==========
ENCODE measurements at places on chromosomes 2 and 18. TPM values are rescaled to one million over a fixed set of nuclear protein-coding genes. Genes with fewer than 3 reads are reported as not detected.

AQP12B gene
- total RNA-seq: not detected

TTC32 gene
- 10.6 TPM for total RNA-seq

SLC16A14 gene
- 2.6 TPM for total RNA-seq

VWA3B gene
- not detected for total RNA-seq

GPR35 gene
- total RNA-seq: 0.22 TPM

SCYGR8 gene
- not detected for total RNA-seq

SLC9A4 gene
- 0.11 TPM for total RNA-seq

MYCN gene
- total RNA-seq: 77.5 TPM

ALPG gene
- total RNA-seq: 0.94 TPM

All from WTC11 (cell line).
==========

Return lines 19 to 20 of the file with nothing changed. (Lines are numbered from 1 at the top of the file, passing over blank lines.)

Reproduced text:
- total RNA-seq: 0.94 TPM

All from WTC11 (cell line).